Morning Ed: Health {2018.07.23.M}


Will Truman

Will Truman is the Editor-in-Chief of Ordinary Times. He is also on Twitter.

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4 Responses

  1. [He1] and [He2] have some overlap. It’s not just NP that are expanding, PA’s are increasing at a huge rate, and specializing into various fields. MY VA primary care provider has been a PA for several years now, and most of the front line care givers are NP when going for routine care. It’s not just the cost savings of a PA/NP over a doctor, but also due to absurd levels of DR shortages.

    One area that I have personally seen telemedicine already employed is wellness and mental health care. The VA system here has two rooms at the mental health clinic dedicated and wired for telehealth, everything from various therapies with a provider to things like mindfulness classes, even yoga, and distance consults. It seems like a natural fit for rural areas to embrace telemedicine, but I can see and understand the wariness of some, especially elderly who are likely to be a large segment of rural health care, to warm to it.Report

  2. Avatar Kolohe says:

    [He2} (#Bannoncompetes)

    (huh, that hashtag can be parsed a couple different ways)Report

  3. Avatar greginak says:

    He7 Shame yes, very much. But the very valuable well used thing cost 1.2 million dollars. Budget cuts my butt. They couldn’t find 1.2 million for that because they didn’t want to. They couldn’t find some foundation or Uni to take it over??? I find it extremely hard to believe they even tried.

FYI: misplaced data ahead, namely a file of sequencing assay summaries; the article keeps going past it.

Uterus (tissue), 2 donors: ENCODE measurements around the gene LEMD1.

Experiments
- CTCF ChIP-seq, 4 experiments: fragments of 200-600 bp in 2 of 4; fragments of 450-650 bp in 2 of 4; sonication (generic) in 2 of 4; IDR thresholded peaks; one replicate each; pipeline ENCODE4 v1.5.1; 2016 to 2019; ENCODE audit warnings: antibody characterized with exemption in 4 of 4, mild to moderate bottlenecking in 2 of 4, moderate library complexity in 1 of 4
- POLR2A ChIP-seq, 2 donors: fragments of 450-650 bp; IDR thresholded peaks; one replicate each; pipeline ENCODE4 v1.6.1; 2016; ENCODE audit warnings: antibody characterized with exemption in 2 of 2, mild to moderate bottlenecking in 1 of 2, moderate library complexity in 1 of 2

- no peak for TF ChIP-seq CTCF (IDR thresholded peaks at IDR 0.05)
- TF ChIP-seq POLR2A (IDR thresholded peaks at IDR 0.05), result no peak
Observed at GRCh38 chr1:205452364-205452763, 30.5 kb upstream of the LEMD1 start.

It’s going away because they ( donors) want it gone.Report

  4. Avatar Michael Cain says:

    He2: As part of our family health insurance adventure this year, we’ve returned to getting our care through Kaiser Permanente of Colorado. Kaiser now supports video visits with either your regular doc or an urgent care doc without copays. One of the sequences from the “how it works” publicity video includes a man with a nasty rash on his arm showing the rash to the doc using his smart phone, who decides that it should be seen but doesn’t require an ER visit, and schedules an appointment for the member for late that afternoon.

    Granted, Kaiser is limited to the Front Range urban corridor where high-speed data is widely available. As a side note, Kaiser seems to get a lot more out of their EMR and other software systems than our previous provider, also a large multi-location practice.Report